68 newlywed couples were observed for the study over a seven-day period
A new US study suggests yet another reason to get some shut-eye, finding that husbands and wives who get a good night’s sleep are more satisfied with their marriage the next day.
Conducted by researchers from Florida State University, the study looked at the importance of sleep on self-regulation, which is the ability to move focus away from undesirable experiences when making an evaluation of a relationship, and can influence how satisfied couples are with their partner.
Self-regulation requires energy, which can be can be replenished when our bodies sleep, with previous studies showing that even just partial sleep deprivation can have a negative effect on processes that require self-regulation. The researchers commented in their paper that “Up to one-third of married or cohabiting adults report that sleep problems burden their relationship.”
The study looked at 68 newlywed couples over a seven-day period. Each day couples were asked to record the number of hours they slept and then answer two sets of questions. The first set measured overall relationship satisfaction with questions such as, “How satisfied were you with your marriage today?”
The second set looked at relationship experiences in nine areas including chores, the amount of time spent together and how the couple resolved conflict. Participants rated their answers using a scale of 1 (not satisfied at all) to 7 (extremely satisfied).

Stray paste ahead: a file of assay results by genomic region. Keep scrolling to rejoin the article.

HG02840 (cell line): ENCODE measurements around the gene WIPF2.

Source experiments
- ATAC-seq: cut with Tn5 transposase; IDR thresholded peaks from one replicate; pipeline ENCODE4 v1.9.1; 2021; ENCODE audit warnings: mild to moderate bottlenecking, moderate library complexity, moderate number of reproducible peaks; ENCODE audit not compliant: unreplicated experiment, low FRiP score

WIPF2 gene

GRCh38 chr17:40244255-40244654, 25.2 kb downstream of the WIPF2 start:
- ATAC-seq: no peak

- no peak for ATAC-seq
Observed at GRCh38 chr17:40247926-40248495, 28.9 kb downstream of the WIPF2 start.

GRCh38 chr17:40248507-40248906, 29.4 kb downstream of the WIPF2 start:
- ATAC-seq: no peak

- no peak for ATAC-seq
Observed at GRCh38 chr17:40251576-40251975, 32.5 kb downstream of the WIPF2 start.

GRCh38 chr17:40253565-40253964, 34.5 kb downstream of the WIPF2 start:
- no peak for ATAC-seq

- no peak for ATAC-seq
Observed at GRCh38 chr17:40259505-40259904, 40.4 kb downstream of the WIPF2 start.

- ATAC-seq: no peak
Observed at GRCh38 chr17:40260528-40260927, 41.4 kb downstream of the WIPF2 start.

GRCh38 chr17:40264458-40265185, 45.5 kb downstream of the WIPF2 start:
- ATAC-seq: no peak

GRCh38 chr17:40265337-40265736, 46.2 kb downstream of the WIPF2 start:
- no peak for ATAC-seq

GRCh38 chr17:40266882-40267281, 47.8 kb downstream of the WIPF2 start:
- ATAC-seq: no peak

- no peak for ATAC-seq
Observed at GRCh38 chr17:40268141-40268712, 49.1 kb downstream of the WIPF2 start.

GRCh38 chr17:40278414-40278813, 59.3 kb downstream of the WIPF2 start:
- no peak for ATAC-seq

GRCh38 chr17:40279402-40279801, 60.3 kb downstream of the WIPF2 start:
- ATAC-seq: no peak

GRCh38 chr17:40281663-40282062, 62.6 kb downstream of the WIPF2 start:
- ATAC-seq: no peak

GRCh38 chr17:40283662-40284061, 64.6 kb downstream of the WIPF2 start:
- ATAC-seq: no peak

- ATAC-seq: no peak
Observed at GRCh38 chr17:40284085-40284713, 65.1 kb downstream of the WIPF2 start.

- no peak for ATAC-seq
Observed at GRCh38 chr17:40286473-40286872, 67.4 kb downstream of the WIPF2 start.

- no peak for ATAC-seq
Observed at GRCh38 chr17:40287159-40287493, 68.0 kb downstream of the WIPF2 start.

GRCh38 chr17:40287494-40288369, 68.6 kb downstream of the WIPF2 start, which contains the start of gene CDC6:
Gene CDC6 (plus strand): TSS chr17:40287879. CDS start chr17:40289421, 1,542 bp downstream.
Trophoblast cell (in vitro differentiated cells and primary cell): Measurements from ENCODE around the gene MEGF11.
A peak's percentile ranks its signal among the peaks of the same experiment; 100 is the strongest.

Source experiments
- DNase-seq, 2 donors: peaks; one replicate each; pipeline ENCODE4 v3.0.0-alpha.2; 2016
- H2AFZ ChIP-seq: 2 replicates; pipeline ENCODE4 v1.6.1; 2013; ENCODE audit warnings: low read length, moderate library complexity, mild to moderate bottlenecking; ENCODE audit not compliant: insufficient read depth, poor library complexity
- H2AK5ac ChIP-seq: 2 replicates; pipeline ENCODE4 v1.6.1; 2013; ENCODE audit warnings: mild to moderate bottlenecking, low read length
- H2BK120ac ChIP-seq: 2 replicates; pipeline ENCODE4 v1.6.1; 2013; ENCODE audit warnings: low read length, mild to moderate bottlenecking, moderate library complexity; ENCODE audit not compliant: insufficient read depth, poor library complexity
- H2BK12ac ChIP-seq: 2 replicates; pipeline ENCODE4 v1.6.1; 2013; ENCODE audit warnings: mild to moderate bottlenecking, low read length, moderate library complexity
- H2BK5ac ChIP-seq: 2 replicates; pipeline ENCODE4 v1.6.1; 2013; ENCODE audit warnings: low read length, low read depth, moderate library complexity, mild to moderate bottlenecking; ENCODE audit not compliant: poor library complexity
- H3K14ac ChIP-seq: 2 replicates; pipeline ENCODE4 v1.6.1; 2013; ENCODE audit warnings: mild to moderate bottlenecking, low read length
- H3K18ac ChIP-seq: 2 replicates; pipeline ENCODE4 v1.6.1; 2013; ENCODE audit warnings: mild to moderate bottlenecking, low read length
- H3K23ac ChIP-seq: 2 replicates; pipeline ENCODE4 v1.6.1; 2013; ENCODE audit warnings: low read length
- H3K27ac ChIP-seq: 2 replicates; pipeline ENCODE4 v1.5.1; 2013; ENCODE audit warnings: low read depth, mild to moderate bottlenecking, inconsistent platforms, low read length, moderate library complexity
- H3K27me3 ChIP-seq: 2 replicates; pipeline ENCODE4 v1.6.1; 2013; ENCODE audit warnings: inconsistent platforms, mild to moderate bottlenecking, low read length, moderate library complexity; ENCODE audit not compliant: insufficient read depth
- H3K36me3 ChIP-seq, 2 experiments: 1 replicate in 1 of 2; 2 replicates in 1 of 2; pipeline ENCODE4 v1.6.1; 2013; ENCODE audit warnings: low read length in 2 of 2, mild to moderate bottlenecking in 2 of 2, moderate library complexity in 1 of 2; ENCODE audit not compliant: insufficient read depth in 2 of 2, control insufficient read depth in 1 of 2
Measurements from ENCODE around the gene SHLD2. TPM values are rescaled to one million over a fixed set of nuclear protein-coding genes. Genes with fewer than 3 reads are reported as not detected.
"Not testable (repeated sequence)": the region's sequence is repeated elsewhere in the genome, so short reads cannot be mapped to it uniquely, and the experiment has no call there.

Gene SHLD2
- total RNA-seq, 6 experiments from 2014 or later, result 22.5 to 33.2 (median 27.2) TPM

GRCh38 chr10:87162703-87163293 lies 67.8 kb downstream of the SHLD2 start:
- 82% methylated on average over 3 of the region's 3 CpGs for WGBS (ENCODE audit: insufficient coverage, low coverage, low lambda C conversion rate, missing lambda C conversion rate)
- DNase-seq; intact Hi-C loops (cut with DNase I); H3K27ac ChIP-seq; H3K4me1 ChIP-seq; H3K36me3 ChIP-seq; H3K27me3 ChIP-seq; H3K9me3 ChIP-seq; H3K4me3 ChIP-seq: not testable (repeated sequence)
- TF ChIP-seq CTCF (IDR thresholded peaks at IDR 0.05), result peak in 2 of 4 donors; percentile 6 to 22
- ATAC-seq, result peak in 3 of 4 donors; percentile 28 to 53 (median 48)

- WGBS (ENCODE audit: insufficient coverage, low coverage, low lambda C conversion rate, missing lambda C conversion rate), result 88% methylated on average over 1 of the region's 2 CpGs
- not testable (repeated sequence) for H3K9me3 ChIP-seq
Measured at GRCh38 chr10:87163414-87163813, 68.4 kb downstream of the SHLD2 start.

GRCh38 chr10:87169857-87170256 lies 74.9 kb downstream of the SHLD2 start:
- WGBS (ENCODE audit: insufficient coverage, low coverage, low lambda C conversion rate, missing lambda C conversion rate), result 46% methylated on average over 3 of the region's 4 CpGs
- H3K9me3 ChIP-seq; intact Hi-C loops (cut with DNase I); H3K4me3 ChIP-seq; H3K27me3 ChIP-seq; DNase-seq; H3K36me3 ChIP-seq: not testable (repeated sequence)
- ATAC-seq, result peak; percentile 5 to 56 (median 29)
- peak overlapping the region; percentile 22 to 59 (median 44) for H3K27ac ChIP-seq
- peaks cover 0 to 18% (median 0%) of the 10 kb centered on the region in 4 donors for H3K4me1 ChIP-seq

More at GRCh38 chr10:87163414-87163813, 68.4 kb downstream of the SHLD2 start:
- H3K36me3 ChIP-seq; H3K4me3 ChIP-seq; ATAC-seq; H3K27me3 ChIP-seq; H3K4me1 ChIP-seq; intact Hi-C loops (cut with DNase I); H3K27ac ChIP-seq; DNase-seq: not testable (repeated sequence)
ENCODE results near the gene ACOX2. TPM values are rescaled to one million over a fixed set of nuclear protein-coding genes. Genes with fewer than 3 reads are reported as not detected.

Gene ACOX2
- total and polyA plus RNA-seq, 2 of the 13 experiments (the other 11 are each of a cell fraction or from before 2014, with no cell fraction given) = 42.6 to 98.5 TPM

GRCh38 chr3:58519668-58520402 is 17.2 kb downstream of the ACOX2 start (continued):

The results showed that couples were more satisfied with their relationship on the days after which they had slept for a longer period of time. In addition, the team also found that husbands, although not wives, were less negatively affected by bad experiences in the nine areas assessed, and better able to remain satisfied with their relationship, when they got more sleep.
The researchers did point out that the study had some limitations, including that the majority of the participants were white, had been married for less than six months, and were on average 24 years old, with the team recommending further studies in a wider variety of couples in order to draw firmer conclusions.
However co-author Heather Maranges commented that, “The universality of our findings is important. That is, we know all people need sleep. Regardless of the stage at which a couple is in their relationship or the cultural context in which they’re embedded, each member of the couple can be adversely affected by not getting enough sleep.”
The results can be found published online in the Journal of Family Psychology.